Combine all the ingredients and blend well.
- 1/2 cup firmly packed brown sugar
- 1 tablespoon onion salt
- 2 teaspoons freshly ground black pepper
- 1 teaspoon garlic powder
- 1 teaspoon ground ginger
- 1/4 teaspoon ground cloves
- 1/4 teaspoon ground mace
- 1/3 cup white vinegar
- 2 cups tomato ketchup
- 1 cup peach preserves, pureed
- 2 tablespoons Worcestershire sauce
- 2 tablespoons honey
- 2 tablespoons butter, cubed and well chilled
In a medium saucepan, combine all the ingredients except the butter. Bring to a boil, stirring to dissolve the sugar. Partially cover with the pot lid to protect yourself and your kitchen from any sputtering. Reduce the heat and simmer for 25 minutes, stirring occasionally. With a whisk, blend in the butter cubes, a couple at a time, until incorporated.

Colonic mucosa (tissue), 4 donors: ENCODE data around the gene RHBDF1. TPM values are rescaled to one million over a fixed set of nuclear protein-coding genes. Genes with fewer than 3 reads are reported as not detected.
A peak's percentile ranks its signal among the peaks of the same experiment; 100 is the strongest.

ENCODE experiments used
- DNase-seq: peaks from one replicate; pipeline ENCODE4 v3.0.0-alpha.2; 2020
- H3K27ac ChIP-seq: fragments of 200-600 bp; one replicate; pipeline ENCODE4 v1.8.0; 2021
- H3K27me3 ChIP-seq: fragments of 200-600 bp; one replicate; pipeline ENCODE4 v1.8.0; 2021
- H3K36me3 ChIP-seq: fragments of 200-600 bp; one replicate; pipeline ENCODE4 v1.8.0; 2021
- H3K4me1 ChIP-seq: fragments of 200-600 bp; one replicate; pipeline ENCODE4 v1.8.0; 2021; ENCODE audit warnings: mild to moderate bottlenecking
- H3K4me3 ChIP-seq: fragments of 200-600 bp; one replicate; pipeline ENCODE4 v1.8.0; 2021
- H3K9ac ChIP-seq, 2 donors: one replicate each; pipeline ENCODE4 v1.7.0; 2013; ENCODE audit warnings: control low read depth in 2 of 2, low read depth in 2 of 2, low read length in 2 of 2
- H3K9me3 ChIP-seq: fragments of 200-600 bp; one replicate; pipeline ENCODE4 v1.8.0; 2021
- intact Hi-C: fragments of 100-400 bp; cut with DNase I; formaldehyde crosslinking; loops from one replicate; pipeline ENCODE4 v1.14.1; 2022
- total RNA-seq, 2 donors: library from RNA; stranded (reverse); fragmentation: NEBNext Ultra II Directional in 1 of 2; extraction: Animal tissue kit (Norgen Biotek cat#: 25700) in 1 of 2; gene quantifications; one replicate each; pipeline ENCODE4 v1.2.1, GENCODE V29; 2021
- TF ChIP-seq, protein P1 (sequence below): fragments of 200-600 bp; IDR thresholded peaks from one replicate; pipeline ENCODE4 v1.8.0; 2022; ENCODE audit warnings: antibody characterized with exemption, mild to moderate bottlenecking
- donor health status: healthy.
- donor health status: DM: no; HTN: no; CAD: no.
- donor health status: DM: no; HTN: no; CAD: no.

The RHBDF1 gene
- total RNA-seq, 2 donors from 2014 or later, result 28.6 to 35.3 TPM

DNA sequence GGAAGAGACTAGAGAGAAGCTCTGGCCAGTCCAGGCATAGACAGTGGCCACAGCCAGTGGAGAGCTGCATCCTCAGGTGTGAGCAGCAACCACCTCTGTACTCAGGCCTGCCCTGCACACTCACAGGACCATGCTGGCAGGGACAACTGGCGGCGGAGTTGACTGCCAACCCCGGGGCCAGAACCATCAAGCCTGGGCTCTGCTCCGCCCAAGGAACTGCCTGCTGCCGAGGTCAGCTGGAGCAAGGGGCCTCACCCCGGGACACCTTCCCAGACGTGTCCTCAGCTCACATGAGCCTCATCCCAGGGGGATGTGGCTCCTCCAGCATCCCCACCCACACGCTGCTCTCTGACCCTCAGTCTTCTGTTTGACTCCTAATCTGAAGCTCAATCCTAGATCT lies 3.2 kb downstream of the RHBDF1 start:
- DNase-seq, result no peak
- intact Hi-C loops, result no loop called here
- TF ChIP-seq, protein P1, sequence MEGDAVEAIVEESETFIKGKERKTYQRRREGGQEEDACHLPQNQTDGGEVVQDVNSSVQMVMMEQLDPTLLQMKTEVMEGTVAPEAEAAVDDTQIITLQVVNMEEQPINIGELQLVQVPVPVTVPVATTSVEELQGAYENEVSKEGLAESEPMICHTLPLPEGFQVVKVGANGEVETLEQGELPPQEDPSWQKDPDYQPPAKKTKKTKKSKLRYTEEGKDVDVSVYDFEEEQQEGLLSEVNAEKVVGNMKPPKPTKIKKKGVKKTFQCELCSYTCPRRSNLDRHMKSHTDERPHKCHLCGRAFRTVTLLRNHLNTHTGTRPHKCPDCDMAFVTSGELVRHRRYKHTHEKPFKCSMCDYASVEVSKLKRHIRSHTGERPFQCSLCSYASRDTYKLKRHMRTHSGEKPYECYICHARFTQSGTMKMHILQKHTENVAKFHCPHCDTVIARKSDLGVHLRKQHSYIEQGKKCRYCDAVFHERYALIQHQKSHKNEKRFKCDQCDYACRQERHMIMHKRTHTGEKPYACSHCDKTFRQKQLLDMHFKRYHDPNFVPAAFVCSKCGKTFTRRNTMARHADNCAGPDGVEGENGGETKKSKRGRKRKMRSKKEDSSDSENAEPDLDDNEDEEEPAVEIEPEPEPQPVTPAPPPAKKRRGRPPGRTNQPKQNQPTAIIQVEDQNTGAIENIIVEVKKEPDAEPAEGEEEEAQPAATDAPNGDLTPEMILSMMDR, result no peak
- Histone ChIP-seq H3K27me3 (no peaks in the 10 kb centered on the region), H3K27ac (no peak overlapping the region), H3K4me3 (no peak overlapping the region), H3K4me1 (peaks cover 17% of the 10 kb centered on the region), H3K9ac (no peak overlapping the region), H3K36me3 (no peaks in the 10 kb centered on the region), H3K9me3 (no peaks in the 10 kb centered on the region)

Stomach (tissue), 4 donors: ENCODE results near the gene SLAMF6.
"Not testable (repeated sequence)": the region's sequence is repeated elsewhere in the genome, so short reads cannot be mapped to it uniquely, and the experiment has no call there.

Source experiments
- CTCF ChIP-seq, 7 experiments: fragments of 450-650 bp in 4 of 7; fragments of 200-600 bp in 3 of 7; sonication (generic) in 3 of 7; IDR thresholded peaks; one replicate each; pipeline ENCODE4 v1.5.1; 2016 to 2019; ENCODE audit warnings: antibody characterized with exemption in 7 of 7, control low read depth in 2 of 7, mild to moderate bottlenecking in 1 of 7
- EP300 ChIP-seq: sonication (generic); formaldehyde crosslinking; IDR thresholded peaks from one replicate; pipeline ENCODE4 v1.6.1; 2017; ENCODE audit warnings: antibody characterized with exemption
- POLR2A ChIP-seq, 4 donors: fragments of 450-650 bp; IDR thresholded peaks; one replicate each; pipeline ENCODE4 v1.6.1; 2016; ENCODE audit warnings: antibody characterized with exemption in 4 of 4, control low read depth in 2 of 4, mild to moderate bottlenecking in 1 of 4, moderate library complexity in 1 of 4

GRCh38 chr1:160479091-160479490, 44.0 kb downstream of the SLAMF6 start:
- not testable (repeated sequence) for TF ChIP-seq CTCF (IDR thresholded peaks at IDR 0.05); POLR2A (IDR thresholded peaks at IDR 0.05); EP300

Butterfly the chicken: remove the backbone, flatten the breastbone and tuck wings behind back. Using hands or handle of wooden spoon, loosen skin over breast and thighs and remove any excess fat. Pat the chicken with paper towels to dry. Sprinkle on the rub generously, rubbing it under the skin also.
Using a chimney starter, light 40 to 50 pieces of good-quality lump charcoal. When the coals are glowing, transfer them from the chimney to one side of the grill. Leave one side of the grill empty. (If you don’t have a chimney starter, stack the charcoal around some crumpled newspaper in a pyramid in the grill and light the newspaper. The coals will be hot in 20 to 30 min.) Place chicken skin-side down over cooler side of grill with legs facing the fire and cook until skin is lightly browned and faint grill marks appear, about 22 minutes. Baste the chicken with some of the apple juice several times during the cooking process. Using tongs or towel, grip legs and flip chicken (chicken should release freely from grill or use a thin spatula to loosen if stuck) and transfer to hot side of grill, skin-side up, breast facing into grill. Cover grill and cook until chicken is well-browned, about 12 minutes.